WEP – Where Everyone’s Permitted

The continued usage of WEP in wireless networks is staggering.

In fact, I'm not sure why it's allowed as an option at all.

You have two main security decisions to make when setting up a wireless network.

Do you want to implement security with your network? And if so, which security protocol will you support?

I have learned to accept that many people choose to forgo security, as a trade for ease of usage. Others, who want to secure their network from unauthorized users, have several security options, which differ in strength.

When using, misnamed, Wired Equivalent Privacy, you have two levels of protection, 64- or 128-bit. Or, for those keeping score, WEP-40 and WEP-104 (with IV removal.) Although, the true misnomer, is the inclusion of the word "protection".

Employing WEP, has become essentially the equivalent to free open access. Exploiting the RC4 stream cipher has been a hacker pastime for the past 6 years. Taking advantage of the cryptographic weaknesses of WEP, cracking applications, WEPcrack and Airsnort, were both released back in in 2001.

With time, the cracking process evolved in efficiency and simplicity. This lead to a tremendous number of websites, that provided simple tutorials on WEP cracking. Disbelievers, or those still unknowing, can learn here, here, or watch a video tutorial here.

Today's hacking toolkits contain user friendly applications, with simple GUIs, providing WEP keys to any script-kiddie or n00b in need. Furthermore, researchers have reduced the amount of traffic and time required to crack 104-bit keys, to less than 60 seconds of packet capturing and a few seconds of processing.

To get an estimate of WEP's prevalence in wireless networks today, check out some of the statistics over at the comprehensive Wireless Geographic Logging Engine (WIGLE).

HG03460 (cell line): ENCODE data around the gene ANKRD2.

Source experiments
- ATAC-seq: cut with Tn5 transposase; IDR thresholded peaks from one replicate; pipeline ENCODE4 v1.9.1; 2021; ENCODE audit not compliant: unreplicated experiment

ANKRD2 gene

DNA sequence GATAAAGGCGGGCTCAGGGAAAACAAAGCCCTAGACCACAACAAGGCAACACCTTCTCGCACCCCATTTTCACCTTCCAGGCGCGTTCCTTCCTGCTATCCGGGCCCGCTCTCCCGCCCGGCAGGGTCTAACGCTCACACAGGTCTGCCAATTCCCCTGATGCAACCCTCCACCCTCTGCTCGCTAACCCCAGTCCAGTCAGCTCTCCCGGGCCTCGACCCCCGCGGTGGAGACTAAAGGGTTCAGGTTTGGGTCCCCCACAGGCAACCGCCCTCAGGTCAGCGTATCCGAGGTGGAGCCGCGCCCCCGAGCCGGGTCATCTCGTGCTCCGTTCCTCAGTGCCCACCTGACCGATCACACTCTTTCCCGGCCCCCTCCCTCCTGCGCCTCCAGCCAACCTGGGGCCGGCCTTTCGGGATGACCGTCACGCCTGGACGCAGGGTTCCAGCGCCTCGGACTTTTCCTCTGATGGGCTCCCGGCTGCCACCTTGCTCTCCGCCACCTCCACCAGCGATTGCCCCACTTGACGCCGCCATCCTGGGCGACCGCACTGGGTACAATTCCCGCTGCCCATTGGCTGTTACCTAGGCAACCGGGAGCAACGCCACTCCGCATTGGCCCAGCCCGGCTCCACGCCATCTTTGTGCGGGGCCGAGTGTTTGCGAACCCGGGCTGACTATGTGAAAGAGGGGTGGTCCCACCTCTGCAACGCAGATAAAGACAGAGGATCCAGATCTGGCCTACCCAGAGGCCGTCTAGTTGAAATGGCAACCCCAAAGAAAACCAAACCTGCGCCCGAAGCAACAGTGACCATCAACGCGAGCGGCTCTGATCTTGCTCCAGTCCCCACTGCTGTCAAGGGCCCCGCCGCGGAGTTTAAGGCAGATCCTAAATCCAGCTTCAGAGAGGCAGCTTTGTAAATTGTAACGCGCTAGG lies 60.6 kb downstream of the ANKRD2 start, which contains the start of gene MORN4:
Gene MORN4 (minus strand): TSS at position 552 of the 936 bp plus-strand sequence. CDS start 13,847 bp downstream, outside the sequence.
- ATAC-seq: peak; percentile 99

Using their geographic navigation maps, I was even able to acurately view most of the residential wireless networks of my Podunk town in South Carolina (verified by a local wardriver, that I....um...know).

With over 14 million unique wireless networks in the WIGLE database, approximately 6.5 million, or 46%, are using WEP. Furthermore, approximately 17% are broadcasting their default SSIDs, of which Linksys is the current leader.

It's been just over a year since the TJHacks incident went public, where we witnessed what happens when a multibillion dollar company is a little slow to update its wireless security protocols. Ooops!

Bottom line: WEP needs to abandoned, outlawed, and possibly, destroyed -not fixed.

That means no WEP2, WEP+, or Dynamic WEP.

This also applies to the ridiculous amount of time and research, wasted on developing WEP protection mechanisms, like WEP Cloaking, WEP Guard, or WEP key changers.

Has Joshua Wright taught us nothing?

Why are security acronyms like, WPA2, LEAP, PEAP, TLS, TKIP, etc. still unknown to network admins? ("etc" is not a security acronym)

Why do any industry compliance standards even mention WEP, as any kind of implementation option?

Everyone has legacy equipment, incapable of supporting newer security protocols. Budgetary constraints may be partially responsible, for the impeded hardware upgrades necessary to meet current security standards. But, how many more security breaches, or identity thefts (yes, WEP is responsible for many of these), must occur, before this problem is adequately and uniformly addressed?

Hopefully, one day, people will start realizing that a security algorithm introduced by the IEEE in 1994 (rev. 1), is inadequate 14 years later.

Should standards and protocols come with expiration dates?

My SSID is NSFnet, and my WEP key is e1ee7c0de5. Login at: greyhat@computer.org

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